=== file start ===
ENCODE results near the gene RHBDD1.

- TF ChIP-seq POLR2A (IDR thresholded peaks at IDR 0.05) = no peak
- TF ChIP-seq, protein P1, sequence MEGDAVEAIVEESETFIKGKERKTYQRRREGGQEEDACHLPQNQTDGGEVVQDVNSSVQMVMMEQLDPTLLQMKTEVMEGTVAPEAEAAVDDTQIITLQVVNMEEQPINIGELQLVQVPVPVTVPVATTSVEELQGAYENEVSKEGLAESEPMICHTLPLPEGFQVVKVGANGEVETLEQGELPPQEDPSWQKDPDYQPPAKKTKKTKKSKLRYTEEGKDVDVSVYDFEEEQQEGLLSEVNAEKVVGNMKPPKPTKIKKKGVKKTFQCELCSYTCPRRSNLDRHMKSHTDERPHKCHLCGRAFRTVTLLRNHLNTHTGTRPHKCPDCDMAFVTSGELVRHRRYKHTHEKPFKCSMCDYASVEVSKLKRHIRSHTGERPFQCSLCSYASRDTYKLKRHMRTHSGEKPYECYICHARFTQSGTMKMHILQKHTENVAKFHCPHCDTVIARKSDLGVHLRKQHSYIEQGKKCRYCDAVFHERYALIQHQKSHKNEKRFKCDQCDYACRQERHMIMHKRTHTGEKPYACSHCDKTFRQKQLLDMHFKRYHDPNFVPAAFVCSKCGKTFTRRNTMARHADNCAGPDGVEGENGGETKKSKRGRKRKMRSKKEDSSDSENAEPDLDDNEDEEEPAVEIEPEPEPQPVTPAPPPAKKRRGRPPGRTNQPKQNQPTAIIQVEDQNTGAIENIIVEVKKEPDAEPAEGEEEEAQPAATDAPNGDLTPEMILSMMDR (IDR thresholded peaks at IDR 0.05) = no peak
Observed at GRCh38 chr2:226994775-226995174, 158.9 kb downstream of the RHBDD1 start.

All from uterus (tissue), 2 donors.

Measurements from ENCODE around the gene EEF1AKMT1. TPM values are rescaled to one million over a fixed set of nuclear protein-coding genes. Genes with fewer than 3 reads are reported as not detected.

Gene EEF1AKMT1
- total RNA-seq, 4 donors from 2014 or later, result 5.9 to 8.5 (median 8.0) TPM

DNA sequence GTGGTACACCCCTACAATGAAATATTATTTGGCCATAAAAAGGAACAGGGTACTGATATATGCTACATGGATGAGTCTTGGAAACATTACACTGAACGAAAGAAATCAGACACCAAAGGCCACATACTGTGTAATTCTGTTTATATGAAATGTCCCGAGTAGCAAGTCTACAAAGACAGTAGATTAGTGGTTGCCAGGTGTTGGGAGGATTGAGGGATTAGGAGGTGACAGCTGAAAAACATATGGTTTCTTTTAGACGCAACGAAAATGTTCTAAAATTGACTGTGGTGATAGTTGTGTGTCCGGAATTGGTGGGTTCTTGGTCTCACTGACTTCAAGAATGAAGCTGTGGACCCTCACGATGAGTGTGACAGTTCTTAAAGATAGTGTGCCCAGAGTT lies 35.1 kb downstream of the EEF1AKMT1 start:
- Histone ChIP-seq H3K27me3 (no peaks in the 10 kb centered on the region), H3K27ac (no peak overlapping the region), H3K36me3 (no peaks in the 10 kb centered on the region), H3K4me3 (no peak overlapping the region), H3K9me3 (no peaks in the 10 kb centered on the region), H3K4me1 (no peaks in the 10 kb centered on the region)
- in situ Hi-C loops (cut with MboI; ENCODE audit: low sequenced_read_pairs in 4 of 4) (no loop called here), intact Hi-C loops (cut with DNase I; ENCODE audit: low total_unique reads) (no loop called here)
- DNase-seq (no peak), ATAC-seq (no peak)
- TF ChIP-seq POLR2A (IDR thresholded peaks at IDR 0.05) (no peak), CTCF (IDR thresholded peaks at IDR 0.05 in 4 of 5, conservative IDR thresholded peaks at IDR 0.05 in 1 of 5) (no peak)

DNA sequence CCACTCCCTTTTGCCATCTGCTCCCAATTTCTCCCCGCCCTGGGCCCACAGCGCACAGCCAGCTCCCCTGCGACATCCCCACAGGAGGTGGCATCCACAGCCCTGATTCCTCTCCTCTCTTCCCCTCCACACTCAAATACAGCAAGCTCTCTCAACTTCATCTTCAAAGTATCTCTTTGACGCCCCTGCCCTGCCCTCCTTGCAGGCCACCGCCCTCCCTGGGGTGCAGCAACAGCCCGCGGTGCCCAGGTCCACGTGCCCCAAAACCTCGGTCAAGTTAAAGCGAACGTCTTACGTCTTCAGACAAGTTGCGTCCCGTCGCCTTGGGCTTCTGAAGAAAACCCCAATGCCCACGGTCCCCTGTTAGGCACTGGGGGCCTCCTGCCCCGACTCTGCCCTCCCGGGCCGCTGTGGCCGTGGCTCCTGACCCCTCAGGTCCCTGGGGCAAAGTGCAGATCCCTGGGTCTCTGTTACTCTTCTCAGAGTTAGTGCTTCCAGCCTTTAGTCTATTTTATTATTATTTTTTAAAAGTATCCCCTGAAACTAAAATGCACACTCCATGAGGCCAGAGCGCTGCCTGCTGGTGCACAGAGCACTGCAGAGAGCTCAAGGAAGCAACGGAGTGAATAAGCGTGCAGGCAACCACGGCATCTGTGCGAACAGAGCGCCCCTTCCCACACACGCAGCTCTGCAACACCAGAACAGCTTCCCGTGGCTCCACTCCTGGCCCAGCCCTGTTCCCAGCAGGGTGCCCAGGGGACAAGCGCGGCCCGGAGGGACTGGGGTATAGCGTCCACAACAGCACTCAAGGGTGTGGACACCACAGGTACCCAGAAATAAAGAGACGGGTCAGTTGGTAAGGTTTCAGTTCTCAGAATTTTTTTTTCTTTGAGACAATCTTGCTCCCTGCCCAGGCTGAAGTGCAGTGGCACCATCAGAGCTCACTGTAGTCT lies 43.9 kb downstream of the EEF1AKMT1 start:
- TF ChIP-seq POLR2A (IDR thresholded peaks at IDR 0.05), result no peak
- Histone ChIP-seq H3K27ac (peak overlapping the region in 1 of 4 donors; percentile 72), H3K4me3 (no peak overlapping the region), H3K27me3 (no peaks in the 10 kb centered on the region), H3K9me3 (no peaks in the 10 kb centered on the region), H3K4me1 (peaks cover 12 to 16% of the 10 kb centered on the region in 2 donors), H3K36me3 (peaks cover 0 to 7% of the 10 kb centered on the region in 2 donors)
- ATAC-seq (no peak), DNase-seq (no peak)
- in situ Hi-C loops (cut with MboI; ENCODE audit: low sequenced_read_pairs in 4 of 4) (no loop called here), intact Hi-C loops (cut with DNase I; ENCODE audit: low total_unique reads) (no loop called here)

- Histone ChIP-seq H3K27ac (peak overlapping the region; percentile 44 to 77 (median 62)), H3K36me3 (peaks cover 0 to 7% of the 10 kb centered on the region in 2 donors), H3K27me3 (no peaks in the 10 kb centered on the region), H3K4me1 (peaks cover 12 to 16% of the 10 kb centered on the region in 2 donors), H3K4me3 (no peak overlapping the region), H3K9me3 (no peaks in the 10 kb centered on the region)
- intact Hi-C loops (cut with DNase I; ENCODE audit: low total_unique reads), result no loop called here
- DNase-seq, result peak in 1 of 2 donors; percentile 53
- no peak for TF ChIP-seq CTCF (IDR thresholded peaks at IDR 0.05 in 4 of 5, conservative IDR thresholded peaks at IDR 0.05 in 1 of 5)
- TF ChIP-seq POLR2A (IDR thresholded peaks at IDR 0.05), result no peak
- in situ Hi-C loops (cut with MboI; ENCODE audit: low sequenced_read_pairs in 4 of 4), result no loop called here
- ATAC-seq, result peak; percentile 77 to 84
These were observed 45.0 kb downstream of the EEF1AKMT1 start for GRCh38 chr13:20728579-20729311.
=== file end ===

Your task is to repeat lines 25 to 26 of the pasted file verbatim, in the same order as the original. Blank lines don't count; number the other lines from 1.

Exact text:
- ATAC-seq, result peak; percentile 77 to 84
These were observed 45.0 kb downstream of the EEF1AKMT1 start for GRCh38 chr13:20728579-20729311.